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For those interested in the ongoing climate change debate, I urge you to look at the recently-released report (and the Roll Call op-ed) from the bipartisan Commission on Climate and Tropical Forests (full disclosure: I sat on this commission).
Development advocates hoping for an equitable as well as efficient global agreement on climate change ought to be deeply depressed about the results of a recent FT/Harris poll. What is depressing is the way the question was framed (and that does matter): “Do you agree that, since China is the biggest carbon emitter, it should cut its emissions the most?” In most G-7 countries including the U.S., more than 60 percent of respondents agreed.
In a surprise New York Times op-ed last weekend, Senators Lindsey Graham (R-SC) and John Kerry (D-MA) announced a joint initiative on climate change.
The proposal mixes the good (I am glad it finally spells out that only carbon capture and storage turns coal into “clean coal”) with the bad. Still, it is welcome news that the Senate may finally be able to “count to sixty” and pass some kind of legislation to reduce emissions.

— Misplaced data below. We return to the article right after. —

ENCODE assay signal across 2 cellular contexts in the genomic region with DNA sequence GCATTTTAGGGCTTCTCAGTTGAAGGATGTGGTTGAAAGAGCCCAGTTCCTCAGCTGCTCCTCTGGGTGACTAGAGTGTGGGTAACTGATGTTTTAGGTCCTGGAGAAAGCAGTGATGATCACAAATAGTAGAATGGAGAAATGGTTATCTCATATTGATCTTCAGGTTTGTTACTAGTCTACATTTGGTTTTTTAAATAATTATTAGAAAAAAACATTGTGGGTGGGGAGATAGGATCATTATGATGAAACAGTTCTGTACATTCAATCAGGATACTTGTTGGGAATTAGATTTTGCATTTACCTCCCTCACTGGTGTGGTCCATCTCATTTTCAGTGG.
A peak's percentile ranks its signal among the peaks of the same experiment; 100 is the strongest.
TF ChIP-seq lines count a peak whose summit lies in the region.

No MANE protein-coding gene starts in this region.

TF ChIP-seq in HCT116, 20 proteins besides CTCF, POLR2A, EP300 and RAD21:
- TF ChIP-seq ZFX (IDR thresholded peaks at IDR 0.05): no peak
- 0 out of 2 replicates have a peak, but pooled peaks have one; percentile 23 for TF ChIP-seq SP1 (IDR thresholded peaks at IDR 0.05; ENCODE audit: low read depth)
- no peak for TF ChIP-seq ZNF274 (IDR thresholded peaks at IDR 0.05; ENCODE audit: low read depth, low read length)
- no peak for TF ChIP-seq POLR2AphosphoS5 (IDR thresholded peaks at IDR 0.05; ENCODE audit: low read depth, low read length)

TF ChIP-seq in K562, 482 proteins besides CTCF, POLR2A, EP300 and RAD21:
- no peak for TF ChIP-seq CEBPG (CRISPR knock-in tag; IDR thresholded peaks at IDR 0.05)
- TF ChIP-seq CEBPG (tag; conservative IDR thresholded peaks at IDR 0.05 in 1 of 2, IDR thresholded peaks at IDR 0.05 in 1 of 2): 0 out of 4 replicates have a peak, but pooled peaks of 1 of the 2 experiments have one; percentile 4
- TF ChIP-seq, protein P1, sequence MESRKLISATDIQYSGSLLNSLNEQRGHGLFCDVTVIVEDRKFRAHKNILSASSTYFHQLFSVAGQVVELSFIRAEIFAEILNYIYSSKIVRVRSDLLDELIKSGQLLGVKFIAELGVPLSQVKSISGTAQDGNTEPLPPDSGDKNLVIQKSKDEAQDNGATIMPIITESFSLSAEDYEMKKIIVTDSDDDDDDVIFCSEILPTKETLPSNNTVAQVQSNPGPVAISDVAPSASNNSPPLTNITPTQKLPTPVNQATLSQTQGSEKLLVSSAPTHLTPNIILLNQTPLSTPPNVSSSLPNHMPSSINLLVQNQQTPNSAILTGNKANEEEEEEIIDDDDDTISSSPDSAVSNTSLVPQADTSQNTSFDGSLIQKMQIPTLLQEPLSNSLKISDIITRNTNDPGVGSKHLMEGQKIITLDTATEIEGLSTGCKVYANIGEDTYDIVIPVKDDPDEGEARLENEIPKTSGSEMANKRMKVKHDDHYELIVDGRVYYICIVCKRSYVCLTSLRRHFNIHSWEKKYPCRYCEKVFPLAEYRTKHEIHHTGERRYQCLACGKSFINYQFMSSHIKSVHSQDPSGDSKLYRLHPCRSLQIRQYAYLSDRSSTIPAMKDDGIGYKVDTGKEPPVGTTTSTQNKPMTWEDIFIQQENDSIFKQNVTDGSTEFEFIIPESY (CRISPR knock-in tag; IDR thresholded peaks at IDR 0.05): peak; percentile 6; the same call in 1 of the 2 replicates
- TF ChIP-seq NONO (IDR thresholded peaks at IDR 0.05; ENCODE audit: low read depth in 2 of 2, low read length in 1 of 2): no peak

One of the few bright spots in the climate negotiations was the news that the governance of climate funding has received some attention in the run-up to the Pittsburgh G-20. Much needs to be settled, but at least the issue is on the table.
Uri Dadush at the Carnegie Endowment provides an excellent reader-friendly summary of the agenda and issues the G-20 leaders will face in Pittsburgh this week. His fourth of four challenges is for the leaders to develop a long-term agenda – and a long-term agenda implies ipso facto a development agenda.
Narratives matter. Not just for creating and sustaining nationhood as Isaiah Berlin famously argued. They also matter critically in international negotiations. At the moment, India is not winning the battle of the narrative on climate change. And that's a worry.